That this was nothing to do with Islaam at all. That the honour of the Muslim was only through his faith in Allaah and his taqwaa of Him. And that this was all there was to it, whether a miracle occurred at his hands or not. One of the Shaikhs with us in Damascus said:

When you see a person who may fly
And on the ocean does walk

Yet does not stop at the limits of the Legislation
Then an innovator is he
Being lead to destruction progressively

I don’t recall [exactly] what we said in this regard but we spoke about the fact that the landlord believed that this man, a disobedient sinner and criminal, who makes out as though he is someone who is so overcome with the remembrance of Allaah that he does not know what is going on around him, is from the major Allies of Allaah.

And then the landlord said, ‘O Shaikh, by Allaah, in this town we …’–and herein lies the lesson–‘… in this town we used to be as you said.  [We used to hold] that eemaan and taqwaa is what Islaam is about. But then Shaikh so and so came to us, and he had studied in Azhar University for twenty years, he left his town for twenty years, and then he came, warning the people and teaching them in the mosque at night. More than once we would hear him say that Allaah has special, chosen people in [certain] places and times … common phrases [oft-repeated by innovators].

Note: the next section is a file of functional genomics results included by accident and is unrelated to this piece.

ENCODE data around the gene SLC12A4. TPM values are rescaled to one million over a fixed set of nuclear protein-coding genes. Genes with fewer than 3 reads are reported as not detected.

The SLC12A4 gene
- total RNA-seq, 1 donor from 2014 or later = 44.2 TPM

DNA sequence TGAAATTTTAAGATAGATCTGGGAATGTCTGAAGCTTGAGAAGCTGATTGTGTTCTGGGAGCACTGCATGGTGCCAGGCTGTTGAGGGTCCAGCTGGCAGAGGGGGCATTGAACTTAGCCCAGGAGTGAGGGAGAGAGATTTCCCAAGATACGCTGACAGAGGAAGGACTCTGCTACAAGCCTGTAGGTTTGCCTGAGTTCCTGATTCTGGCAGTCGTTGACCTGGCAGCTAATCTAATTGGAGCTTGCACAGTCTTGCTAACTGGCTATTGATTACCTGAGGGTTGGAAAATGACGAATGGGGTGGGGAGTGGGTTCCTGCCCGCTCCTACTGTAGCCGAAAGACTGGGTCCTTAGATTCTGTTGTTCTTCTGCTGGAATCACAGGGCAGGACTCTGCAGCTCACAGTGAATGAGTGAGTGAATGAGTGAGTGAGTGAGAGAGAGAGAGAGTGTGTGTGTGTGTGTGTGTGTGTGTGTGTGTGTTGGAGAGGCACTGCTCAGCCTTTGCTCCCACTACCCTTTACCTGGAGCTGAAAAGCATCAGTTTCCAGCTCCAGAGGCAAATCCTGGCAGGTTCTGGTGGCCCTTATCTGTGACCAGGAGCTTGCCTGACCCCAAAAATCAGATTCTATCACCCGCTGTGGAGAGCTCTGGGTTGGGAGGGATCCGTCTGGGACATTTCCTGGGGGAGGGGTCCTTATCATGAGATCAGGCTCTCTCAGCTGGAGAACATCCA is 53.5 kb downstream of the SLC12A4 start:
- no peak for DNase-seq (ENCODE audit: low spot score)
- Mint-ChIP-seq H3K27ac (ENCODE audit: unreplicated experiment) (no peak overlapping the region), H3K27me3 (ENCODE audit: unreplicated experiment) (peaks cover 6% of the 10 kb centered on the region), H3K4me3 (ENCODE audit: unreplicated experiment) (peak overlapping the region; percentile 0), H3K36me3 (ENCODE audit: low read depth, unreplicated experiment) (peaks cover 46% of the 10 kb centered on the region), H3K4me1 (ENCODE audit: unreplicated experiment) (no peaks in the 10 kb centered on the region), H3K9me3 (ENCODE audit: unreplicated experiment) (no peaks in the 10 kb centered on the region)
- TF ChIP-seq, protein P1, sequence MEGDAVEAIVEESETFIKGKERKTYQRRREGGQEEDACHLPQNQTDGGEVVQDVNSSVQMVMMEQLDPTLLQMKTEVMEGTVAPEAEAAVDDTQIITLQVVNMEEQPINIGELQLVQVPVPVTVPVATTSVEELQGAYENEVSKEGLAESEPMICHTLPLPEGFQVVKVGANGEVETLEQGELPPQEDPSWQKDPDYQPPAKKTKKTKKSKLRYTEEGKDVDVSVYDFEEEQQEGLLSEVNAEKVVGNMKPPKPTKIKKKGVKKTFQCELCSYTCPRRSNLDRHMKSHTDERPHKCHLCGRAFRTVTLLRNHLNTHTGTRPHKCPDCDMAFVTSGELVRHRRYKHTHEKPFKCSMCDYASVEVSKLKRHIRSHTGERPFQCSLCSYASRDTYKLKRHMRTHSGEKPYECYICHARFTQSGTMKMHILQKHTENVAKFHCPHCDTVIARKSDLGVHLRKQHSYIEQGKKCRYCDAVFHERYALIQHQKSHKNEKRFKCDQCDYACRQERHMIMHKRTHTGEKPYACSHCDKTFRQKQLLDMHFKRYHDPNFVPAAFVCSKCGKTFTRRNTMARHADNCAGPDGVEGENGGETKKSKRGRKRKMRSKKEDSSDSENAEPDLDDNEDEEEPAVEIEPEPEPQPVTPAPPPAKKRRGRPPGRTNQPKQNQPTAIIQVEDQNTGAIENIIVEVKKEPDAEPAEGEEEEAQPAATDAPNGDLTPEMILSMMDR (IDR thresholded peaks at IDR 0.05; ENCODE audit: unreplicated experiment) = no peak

And that the jewel that doesn’t impress you will harm you. The jewel that doesn’t impress you will harm you: if you see a person who is drinking wine, taking hashish, it is possible that he is one of the major Allies [of Allaah] from the righteous people. Just don’t ever, don’t ever criticise him or else you will fall into problems with this righteous ally [of Allaah!].’

Then [the landlord said that] the [Azhari] Shaikh reported the following story to them …

Al-Albaani and the time he met the Druggie who was a Wali [an Ally] of Allaah! | 1